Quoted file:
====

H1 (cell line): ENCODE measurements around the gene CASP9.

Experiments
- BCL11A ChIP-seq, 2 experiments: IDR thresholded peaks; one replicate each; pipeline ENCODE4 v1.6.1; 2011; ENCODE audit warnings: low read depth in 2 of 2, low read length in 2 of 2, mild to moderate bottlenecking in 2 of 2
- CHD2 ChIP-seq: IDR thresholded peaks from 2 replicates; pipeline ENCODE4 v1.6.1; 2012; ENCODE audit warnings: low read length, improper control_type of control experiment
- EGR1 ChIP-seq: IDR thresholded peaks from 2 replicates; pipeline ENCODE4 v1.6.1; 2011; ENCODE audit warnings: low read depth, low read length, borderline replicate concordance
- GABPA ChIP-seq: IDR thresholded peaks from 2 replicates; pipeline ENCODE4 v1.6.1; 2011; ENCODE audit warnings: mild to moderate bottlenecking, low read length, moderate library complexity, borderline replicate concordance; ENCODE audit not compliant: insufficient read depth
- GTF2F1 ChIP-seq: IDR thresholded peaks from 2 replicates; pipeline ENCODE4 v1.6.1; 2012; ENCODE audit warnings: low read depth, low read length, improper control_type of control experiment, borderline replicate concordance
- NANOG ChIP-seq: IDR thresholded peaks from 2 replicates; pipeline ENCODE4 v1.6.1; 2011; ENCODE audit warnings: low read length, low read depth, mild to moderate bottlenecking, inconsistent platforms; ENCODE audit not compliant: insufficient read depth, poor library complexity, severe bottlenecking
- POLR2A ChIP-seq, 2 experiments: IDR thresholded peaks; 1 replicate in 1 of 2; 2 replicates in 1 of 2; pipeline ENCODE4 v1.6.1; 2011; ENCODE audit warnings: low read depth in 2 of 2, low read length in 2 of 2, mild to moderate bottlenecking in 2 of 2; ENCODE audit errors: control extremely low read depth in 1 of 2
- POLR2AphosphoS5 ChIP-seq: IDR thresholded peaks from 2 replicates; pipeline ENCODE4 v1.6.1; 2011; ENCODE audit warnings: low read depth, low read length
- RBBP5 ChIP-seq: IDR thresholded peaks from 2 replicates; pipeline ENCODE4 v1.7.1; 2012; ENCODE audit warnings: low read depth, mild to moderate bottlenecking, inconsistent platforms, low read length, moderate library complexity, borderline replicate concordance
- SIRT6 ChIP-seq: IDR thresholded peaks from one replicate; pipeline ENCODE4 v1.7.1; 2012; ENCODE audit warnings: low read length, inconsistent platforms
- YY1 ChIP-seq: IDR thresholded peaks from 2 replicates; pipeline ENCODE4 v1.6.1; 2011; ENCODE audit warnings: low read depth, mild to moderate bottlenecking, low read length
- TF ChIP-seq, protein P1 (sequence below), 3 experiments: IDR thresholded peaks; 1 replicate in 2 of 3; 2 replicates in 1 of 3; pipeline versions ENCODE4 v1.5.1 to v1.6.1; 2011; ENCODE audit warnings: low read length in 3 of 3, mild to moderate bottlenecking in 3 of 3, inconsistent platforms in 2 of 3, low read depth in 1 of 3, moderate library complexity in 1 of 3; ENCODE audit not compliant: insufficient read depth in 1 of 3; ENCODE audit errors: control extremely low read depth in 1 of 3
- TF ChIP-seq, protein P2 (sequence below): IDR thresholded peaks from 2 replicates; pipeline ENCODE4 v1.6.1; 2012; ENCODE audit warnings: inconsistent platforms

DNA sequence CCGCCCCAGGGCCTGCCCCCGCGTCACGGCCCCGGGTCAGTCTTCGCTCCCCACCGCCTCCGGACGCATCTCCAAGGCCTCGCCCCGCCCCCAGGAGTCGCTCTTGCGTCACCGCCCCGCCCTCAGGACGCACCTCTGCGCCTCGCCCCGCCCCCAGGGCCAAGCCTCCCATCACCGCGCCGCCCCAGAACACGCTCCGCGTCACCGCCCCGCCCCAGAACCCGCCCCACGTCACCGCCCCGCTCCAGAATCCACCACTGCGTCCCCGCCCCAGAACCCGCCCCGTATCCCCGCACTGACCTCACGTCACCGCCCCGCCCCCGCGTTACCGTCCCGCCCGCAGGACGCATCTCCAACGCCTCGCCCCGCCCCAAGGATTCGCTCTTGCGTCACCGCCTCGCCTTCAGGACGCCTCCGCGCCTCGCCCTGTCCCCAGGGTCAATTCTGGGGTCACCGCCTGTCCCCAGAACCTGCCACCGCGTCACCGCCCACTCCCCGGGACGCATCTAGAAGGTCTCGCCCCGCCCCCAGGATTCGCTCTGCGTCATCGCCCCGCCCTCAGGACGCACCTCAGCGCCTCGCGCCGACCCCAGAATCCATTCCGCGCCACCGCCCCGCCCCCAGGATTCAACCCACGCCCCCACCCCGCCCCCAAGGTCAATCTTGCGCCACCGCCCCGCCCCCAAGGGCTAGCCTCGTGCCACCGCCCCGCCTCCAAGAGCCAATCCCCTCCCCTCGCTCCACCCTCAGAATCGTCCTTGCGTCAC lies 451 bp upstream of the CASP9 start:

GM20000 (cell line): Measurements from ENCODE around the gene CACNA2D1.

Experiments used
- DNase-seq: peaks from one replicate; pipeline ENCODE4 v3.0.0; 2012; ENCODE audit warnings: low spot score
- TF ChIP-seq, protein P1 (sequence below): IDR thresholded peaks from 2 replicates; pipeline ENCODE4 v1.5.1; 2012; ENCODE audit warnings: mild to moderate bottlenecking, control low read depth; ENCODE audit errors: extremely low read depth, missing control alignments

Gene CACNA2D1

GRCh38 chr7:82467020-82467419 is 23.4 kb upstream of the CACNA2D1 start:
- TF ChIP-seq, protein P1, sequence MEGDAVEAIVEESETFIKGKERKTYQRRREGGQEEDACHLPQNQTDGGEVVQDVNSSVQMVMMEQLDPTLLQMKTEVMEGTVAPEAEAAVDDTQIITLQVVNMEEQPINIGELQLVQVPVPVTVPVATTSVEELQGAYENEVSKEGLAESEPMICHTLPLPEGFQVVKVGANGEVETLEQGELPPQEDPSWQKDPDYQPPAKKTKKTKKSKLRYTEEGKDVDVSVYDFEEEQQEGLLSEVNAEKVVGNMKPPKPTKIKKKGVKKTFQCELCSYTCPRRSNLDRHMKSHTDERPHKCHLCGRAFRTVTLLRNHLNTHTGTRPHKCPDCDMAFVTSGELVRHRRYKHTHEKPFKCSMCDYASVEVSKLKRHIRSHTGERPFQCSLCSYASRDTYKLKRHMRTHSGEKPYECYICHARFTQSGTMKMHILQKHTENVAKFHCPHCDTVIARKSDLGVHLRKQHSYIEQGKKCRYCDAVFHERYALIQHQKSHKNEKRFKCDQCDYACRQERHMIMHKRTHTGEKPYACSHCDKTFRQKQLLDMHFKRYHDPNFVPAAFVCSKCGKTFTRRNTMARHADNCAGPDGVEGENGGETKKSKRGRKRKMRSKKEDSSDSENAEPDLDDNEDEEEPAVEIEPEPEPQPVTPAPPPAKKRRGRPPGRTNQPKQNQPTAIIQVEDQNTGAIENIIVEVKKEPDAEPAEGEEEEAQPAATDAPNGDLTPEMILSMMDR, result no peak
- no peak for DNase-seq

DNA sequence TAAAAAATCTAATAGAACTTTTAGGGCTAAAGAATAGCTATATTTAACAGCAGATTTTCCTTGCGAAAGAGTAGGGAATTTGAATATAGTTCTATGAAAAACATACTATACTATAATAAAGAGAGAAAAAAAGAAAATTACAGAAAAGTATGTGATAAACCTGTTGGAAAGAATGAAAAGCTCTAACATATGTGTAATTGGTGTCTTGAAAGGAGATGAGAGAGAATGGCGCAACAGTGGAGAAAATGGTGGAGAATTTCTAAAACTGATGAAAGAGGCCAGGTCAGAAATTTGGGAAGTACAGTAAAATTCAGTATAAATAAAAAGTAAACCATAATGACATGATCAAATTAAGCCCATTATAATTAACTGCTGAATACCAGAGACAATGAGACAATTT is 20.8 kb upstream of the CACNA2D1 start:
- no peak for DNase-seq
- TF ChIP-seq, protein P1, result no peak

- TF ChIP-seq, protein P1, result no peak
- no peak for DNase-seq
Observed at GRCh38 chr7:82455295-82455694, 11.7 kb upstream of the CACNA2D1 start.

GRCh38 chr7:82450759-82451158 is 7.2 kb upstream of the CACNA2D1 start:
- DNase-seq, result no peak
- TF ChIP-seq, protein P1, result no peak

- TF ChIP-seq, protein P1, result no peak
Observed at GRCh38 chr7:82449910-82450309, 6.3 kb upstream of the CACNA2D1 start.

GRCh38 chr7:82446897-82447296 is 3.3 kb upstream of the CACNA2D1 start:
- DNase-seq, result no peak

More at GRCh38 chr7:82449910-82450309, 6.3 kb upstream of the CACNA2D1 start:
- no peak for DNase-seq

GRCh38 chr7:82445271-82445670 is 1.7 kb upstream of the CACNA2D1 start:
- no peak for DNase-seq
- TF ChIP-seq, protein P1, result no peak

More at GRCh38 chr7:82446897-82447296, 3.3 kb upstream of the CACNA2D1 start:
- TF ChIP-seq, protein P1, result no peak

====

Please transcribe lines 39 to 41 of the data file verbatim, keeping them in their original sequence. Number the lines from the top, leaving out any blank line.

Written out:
- no peak for DNase-seq

GRCh38 chr7:82445271-82445670 is 1.7 kb upstream of the CACNA2D1 start:
- no peak for DNase-seq